How to Read Candlestick Charts

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Contributor, Benzinga
August 21, 2023

Traders often rely on Japanese candlestick charts to observe the price action of financial assets. Candlestick graphs give twice as much information as a standard line chart. They also allow you to interpret stock price data in a more advanced way and to look for distinct patterns that provide clear trading signals.

What are Japanese Candlesticks?

A single candlestick with opening, closing, high, and low price.

Japanese candlesticks are chart units that display price action for a given period.

Each candlestick represents a specific timeframe and gives data about the price’s open, high, low and close during the period.

Each candlestick represents a specific timeframe. It gives information about the asset’s opening, high, low and closing price during the period. Standard candlesticks consist of a candle body plus an upper and lower wick.

The candle body extends from the closing price to the opening price of an asset for a particular period. The tip of the upper wick of the candle shows the highest price attained during the period. The candle’s lower wick starts at the lowest price seen during the period and rises up to the body of the candle.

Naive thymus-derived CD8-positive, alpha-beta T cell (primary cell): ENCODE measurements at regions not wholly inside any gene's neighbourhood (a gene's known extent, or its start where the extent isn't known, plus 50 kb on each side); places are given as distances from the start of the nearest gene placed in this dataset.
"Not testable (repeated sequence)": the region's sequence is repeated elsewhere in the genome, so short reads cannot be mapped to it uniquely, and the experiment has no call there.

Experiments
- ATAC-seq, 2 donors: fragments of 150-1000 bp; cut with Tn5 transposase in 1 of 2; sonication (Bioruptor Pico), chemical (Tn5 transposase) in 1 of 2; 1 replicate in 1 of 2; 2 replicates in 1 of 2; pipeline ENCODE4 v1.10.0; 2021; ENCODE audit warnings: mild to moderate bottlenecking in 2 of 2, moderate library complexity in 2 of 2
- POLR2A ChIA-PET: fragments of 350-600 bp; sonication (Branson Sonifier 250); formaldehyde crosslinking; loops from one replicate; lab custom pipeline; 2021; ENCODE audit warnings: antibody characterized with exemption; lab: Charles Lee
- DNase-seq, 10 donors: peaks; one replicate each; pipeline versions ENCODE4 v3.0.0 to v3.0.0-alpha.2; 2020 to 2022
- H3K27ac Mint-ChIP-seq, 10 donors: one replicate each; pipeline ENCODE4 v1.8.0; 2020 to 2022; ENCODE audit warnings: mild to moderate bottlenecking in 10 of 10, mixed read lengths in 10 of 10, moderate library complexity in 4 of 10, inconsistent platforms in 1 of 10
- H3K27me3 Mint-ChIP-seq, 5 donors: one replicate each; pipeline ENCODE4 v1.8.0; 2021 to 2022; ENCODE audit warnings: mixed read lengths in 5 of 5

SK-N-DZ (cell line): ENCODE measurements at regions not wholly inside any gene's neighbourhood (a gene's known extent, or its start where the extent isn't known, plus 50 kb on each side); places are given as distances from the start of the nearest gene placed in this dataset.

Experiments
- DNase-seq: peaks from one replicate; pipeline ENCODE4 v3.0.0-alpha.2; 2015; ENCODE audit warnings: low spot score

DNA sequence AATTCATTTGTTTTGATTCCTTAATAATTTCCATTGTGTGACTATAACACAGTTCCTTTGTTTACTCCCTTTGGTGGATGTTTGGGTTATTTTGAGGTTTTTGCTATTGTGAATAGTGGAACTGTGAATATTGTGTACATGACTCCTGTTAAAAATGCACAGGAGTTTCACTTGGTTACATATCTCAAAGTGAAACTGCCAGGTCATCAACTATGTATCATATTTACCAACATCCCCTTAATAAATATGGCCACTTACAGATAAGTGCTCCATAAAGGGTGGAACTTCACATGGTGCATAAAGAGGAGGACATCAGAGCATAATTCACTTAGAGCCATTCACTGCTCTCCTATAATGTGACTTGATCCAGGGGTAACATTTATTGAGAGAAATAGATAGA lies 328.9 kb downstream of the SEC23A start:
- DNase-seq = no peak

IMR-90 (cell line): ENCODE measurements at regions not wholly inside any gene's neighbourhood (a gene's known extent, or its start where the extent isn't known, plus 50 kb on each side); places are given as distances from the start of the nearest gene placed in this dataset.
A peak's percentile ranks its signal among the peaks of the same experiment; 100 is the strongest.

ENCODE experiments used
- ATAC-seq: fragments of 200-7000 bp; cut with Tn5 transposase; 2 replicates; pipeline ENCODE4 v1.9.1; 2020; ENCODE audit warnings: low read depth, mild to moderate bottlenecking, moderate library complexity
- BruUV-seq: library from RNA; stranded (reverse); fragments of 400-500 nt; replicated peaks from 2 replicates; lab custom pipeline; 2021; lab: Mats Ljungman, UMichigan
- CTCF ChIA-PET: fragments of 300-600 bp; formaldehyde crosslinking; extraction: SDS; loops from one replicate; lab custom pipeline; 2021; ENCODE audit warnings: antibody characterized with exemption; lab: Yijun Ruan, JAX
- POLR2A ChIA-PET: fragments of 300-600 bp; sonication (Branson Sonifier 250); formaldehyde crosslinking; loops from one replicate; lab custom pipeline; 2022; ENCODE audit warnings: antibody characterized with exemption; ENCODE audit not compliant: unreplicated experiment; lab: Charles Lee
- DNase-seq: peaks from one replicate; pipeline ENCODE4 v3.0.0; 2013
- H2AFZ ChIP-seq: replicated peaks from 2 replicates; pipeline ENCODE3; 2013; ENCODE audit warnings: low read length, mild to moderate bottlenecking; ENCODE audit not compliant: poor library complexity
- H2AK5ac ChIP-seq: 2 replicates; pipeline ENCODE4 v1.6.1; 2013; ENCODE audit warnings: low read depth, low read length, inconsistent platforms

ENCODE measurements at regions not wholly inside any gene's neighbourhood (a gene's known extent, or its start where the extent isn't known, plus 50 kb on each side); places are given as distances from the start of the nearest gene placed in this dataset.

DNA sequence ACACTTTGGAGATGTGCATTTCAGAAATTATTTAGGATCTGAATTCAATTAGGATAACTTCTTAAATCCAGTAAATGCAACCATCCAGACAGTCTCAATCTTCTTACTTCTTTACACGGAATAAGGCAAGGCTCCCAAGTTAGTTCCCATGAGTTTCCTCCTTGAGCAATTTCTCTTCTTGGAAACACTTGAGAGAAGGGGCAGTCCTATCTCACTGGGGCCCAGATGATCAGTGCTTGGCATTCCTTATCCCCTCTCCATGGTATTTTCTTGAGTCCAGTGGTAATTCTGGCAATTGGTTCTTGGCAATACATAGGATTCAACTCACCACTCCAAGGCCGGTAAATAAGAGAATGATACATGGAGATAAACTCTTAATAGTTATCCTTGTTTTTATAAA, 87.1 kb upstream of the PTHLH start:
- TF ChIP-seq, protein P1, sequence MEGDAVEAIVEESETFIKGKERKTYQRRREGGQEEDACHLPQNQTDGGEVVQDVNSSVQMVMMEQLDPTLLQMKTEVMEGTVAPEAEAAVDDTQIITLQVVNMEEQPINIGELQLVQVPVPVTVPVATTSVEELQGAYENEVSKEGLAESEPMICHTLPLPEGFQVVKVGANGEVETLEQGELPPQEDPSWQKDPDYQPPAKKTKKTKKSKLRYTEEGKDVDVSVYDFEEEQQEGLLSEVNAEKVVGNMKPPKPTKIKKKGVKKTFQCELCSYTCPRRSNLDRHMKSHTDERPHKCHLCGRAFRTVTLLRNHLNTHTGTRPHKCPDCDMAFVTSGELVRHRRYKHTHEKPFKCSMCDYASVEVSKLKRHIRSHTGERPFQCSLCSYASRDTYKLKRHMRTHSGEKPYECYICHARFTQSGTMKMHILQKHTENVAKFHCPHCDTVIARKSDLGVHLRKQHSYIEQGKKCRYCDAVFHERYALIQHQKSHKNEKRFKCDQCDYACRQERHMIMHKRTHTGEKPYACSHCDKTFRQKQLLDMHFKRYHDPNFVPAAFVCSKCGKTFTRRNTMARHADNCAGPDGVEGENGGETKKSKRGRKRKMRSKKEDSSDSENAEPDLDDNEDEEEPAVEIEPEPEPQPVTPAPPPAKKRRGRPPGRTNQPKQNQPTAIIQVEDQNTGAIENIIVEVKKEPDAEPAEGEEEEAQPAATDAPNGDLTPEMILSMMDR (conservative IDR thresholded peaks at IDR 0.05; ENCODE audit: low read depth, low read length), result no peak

Bullish vs. Bearish Candles

Candles are bullish or bearish depending on the direction of the price during the period they are drawn for.

Bullish Candlestick

A bullish candlestick forms when the price opens at a certain level and closes at a higher price. This type of candlestick represents a price increase over the period in question. The default color of a bullish Japanese candlestick is green, although white is also often used.

Bearish Candlestick

A bearish candlestick forms when the price opens at a certain level and closes at a lower price. This candlestick shows a price drop. The default color of the bearish Japanese candle is red, but black is also popular.

A bullish candlestick versus a bearish candlestick.

As an asset’s price is plotted over time using Japanese candlesticks, they form a Japanese candlestick chart of many candlesticks. The graph you see below is a 4-hour candlestick chart where each of the candlesticks represents a 4-hour period.


You can use many different chart timeframes or periods to plot candlestick charts in your technical analysis system or trading platform. The most common are:

  • 1-minute (M1)
  • 5-minute (M5)
  • 15-minute (M15)
  • 30-minute (M30)
  • 1-hour (H1)
  • 4-hour (H4)
  • Daily (D1)
  • Weekly (W1)
  • Monthly (M1)